But here the sons of free-born sires
Their one-starred banner, and defied the world
For in no bosom dwelt a selfish thought:
All struck for vengeance, and for justice fought.
They met! the conflict blacken'd like a storm
Foe fell on foe, and form was piled on form,
Until Jacinto's plains were stained with gore,
And freedom's eagle, undismay'd, could soar.
What lofty form, with brave and martial
Rides forth beneath the patriot's lonely star
With steady eye, and heart without dismay,
Directs the movements of that glorious day?
It was the master spirit of the brave
O'er Houston's plume the banners proudly wave;
His country's pride---her hope and boasted chief,
Who won a lasting name and fadeless wreath.
What gallant form led on the foremost
Unsheath'd his sword and spurred his charger's flank
Then with one shout-one loud, inspiring whoop---
Gave bold examples to the rushing troop;
And like a meteor, through the cloud of strife,
Left death behind, where all before was life?
It was the brave, invincible Lamar---
The son of genius and the soul of war!
Hockley, with eagle eye and dauntless
And Burleson, the dragoon of the West,
Soon changed the gathering whirlwind of alarm
Into a fierce and loud impetuous storm;
And Wharton was there, whose high, devoted soul
No fear could stay, no mandate could control;
He cheered the conquering, trampled o'er the slain---
"The keenest blade on San Jacinto's plain."
And there was Horton, near his chieftain's
His word to hear, his rushing lines to guide;
Sherman, the brave, and Millard, ever true,
With Rusk, and Coleman, battling close in view;
While Karnes, and Cook, and Somerville, and Bell,
Stood arm to arm where foemen thickest fell
Each, bent on conquest, firmly kept his post
For every man was "in himself a host."
In future time, then may the pilgrim's eye
See here an obelisk, pointed to the sky,
Commemorative of each patriot's name,
Who nobly battled for his country's fame
And on its pedestal, and tapering spire,
Read epitaphs that freemen will admire,
Inscribed in lasting characters of gold,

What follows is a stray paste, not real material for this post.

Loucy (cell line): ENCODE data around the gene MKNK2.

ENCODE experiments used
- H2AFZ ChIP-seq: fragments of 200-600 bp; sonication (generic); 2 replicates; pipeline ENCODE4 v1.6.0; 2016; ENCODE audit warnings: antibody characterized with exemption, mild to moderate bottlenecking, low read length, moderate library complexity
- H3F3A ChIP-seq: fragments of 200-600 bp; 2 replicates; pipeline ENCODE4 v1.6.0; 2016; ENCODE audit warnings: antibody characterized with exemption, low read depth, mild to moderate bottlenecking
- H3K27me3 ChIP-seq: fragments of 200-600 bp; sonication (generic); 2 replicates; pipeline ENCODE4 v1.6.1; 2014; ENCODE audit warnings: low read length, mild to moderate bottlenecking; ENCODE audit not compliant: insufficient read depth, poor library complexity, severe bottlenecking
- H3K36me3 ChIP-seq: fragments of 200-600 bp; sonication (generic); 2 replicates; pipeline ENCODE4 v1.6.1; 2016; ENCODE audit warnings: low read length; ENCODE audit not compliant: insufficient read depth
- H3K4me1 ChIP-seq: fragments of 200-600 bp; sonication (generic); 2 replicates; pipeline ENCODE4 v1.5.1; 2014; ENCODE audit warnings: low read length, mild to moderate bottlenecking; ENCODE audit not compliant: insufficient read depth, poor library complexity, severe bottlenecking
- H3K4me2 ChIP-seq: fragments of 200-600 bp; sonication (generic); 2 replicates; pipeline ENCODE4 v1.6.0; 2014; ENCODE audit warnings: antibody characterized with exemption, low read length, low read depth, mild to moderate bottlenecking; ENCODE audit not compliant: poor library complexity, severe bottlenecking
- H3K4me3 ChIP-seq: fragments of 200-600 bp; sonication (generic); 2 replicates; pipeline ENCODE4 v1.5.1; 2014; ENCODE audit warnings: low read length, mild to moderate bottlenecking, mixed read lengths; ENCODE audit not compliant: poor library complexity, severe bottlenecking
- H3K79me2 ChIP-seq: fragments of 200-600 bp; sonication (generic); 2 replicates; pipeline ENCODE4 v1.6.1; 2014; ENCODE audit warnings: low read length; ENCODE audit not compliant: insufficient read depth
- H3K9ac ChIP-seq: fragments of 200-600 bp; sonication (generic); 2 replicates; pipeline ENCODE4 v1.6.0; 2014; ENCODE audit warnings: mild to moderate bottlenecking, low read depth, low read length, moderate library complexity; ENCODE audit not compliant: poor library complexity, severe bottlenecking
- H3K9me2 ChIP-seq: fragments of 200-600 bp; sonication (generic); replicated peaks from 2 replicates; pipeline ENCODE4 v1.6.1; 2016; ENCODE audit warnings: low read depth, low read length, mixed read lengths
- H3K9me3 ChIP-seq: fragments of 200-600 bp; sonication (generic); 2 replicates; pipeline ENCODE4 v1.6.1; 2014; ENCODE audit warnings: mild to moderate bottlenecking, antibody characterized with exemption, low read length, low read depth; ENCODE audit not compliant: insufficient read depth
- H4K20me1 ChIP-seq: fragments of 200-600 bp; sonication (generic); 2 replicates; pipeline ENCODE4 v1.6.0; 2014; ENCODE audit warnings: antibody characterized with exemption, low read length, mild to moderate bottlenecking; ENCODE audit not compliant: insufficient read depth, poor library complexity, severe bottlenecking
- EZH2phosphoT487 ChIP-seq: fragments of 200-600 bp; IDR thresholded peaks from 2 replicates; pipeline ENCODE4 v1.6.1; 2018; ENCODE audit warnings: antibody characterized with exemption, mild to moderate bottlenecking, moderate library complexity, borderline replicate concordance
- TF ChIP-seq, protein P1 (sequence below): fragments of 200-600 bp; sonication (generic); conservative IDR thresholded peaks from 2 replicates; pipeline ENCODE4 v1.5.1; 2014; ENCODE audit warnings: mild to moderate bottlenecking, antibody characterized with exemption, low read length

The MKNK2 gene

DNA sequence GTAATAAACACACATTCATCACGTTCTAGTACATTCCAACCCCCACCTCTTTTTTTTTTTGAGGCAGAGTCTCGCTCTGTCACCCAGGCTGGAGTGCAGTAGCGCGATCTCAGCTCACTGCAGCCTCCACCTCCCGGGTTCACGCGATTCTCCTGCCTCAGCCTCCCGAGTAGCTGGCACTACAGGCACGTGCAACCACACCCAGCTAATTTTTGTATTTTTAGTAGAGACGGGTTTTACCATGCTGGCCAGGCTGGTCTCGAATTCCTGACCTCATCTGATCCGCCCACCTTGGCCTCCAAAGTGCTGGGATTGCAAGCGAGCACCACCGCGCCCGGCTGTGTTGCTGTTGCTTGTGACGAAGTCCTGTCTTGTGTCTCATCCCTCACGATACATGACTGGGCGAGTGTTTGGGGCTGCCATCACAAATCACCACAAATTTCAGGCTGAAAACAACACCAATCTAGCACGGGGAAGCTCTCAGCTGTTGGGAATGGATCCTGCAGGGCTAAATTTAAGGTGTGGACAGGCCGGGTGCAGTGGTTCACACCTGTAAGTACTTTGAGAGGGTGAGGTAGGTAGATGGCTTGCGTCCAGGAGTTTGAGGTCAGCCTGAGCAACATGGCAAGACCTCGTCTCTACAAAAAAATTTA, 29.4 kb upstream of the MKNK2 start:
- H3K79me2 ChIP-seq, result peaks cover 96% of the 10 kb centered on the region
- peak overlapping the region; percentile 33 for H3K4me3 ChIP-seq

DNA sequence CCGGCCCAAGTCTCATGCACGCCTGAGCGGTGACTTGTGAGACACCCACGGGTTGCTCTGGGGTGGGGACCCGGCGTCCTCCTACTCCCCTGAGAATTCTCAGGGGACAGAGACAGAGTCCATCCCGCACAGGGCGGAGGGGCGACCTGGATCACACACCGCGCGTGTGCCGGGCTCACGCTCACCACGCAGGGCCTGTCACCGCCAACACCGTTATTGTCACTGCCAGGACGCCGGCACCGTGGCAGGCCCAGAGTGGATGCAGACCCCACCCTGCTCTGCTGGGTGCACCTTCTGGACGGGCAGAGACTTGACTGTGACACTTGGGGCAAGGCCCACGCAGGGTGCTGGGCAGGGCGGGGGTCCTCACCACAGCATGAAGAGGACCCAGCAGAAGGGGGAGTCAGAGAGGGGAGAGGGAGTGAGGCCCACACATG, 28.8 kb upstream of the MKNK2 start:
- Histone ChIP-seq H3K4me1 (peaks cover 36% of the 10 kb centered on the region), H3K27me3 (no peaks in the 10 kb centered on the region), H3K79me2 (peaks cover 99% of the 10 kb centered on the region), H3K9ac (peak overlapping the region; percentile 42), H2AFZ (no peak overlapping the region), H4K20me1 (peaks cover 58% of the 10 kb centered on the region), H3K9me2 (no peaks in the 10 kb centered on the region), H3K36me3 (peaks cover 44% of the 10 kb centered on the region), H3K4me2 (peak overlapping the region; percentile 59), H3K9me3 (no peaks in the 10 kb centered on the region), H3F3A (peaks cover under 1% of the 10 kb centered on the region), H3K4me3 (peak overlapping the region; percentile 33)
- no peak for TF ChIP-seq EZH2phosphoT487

To celebrate the gallant and the bold.
J.B.R. December, 1841
Ode to Texas
From the journal of Dr. Nicholas D. Labadie
God smiled on Texans one day
As confused and bewildered were they;
He took them into His arms
And sounded the triumphant alarm.
From many lands they came to fight
To protect their country and uphold the right.
God sheltered their loved ones behind
As He selected the very best men He could find.
He guided them over the hills and the plains,
Giving them courage in sun and in rain;
Had it not been for Goliad and the Alamo
They may not have been so alert to the foe.
They worked carefully their plans of attack.
Their goal was: "Texas Freedom for a Fact!"
Had God not been on their side in this peril,
The victory would not have been the 21st of April.
"Texas, Free Texas!" it was then proclaimed
The enemy defeated just as He had aimed;
It's no wonder Texans feel so proud,
Cause they're certainly of God's chosen crowd!
The Last Hero
by Jake H. Harrison
All alone, we see him standing,
Like a sentry on the wall,
Knowing well that soon upon him
Hands of Death must surely fall;
Last of all the valiant heroes
Who at San Jacinto stood,
Like a grove of giant poplars
In some dark enchanted wood.
Stood for freedom, God and country,
Stood for liberty and right,
Fought with startling odds against the
Facing prospects black as night!
Prison, torture, death, awaited,
If their slender arms should fail,
Yet no hand was seen to tremble,
And no face was seen to pale!
Bravely went they to their duty,
Doing each a hero's part,
Bearing each a freeman's burden
With a brave unshrinking heart;
Till the battle shock was over,
And the foe was forc'd to yield,
Leaving God, and right, the victors,
On proud San Jacinto's field.
Broken was the dread invader
On the wheel of honest might,
Tyrant, insolent dictator,
Conquer'd, captur'd, in the fight!
Glory shone, like stars in heaven,
Liberty was seen to smile.
And the angels guarding Freedom
Chanted praises loud the while!
Then a Nation, proudly stepping
To the front, her flag unfurl'd,
Taking rank in hero annals
With the proudest of the world!
Gone are all those valiant heroes,
Held in such supreme regard;
Gone to him, who in his wisdom
Will their services reward;
Save the one lone figure standing,
Daring still the hand of Fate,
Solitary in his glory
One without a peer or mate!
Bare the head to him, ye freemen,
Worship is not fulsome praise!
Let us make a bed of roses
Out of his remaining days.
[Tribute to Alphonso
Steele, the last
survivor of San Jacinto.]
Tribute to Ben Milam
by Erastus Deaf Smith
Mourn that a master's spirit, a high, heroic soul,
Its earthly light extinguished, is blotted from the roll,
Where stands the bold of Texas, who nobly dared the fight,
That liberty is waging with the haughty hand of might,
Not a loftier heart ere perished, more generous, just and brave
With prouder scorn for coward acts, that make a man a slave.
To the true, the bold, the gallant were his sympathies allied;
As a heart to heart of brother, by bond of blood is tied,
True were his patriot virtues, from the sordid love of self,
From all that makes ambition crime, or stoops to earth for hell
He knew alone his country in the hour of her need;
To free and to exalt her, he sought no other creed.
From earliest of our martyrs to fall in freedom's cause,
To spend the treasure of his blood for liberty and laws.
As bright as thy example, so bright shall be thy fame,
And generations yet unborn shall honor Milam's name.'
Deaf Smith wrote this following the Battle and Siege of Bexar
in 1835 after the death of Ben Milam. He sent it to Milam's
nephew where it was preserved in the Milam family until
publication in the Southwestern Historical Quarterly, vol. 38,